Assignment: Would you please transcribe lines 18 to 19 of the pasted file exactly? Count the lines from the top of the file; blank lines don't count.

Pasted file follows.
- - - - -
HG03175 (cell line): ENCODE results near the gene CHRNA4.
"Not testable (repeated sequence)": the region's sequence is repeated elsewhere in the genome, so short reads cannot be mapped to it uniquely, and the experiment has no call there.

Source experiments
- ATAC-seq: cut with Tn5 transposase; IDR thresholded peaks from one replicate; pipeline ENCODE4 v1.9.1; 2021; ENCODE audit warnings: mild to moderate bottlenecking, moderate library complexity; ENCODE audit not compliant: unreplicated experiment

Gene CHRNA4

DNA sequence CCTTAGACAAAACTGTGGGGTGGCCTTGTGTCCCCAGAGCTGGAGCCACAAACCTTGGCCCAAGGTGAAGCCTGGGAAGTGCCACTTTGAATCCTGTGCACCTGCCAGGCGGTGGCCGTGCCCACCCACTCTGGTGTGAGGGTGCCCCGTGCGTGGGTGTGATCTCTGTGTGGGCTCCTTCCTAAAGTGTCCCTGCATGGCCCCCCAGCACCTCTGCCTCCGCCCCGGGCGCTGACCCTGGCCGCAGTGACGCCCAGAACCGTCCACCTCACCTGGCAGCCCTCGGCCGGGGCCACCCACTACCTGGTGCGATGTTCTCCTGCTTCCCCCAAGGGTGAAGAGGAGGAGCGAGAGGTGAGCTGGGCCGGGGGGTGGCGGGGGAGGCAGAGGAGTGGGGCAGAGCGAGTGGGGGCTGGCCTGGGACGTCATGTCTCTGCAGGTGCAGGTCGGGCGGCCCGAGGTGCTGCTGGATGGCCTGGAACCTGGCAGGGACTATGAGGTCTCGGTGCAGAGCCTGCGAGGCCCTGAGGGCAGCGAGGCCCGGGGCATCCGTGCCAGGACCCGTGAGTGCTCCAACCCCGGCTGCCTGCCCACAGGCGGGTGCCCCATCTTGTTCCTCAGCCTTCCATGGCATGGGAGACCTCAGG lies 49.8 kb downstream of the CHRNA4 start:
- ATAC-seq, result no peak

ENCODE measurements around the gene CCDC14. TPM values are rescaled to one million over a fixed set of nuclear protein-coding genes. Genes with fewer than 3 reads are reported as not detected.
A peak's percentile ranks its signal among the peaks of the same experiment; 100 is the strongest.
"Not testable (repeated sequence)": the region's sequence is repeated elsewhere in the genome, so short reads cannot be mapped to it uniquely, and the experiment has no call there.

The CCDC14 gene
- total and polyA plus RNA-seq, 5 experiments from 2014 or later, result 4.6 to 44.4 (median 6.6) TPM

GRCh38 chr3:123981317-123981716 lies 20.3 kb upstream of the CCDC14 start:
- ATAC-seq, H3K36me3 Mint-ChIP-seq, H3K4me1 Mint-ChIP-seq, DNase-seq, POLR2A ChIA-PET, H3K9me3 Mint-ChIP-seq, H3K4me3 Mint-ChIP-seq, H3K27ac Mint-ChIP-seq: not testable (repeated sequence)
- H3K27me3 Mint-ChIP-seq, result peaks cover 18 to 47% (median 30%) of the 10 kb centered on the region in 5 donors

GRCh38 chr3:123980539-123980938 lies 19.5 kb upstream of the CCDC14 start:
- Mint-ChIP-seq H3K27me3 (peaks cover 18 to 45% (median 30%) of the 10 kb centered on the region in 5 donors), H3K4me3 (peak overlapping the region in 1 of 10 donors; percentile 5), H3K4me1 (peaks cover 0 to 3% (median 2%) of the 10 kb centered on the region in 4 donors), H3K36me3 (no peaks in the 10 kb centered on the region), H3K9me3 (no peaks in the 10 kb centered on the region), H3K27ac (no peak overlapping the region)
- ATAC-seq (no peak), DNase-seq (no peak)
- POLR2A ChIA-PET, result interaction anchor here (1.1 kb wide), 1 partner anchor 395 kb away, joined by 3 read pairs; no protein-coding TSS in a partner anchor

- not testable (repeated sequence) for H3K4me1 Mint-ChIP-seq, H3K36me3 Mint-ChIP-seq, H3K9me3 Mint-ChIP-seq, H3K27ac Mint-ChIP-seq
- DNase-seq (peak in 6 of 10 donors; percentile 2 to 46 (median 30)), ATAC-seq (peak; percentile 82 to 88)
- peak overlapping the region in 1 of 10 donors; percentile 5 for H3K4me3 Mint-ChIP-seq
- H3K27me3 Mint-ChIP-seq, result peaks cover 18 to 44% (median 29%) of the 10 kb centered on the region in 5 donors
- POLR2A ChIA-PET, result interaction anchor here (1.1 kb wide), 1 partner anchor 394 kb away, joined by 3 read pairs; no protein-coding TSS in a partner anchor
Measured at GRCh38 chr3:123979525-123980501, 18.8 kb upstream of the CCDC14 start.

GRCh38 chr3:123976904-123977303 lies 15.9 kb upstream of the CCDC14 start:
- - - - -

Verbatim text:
- ATAC-seq (no peak), DNase-seq (no peak)
- POLR2A ChIA-PET, result interaction anchor here (1.1 kb wide), 1 partner anchor 395 kb away, joined by 3 read pairs; no protein-coding TSS in a partner anchor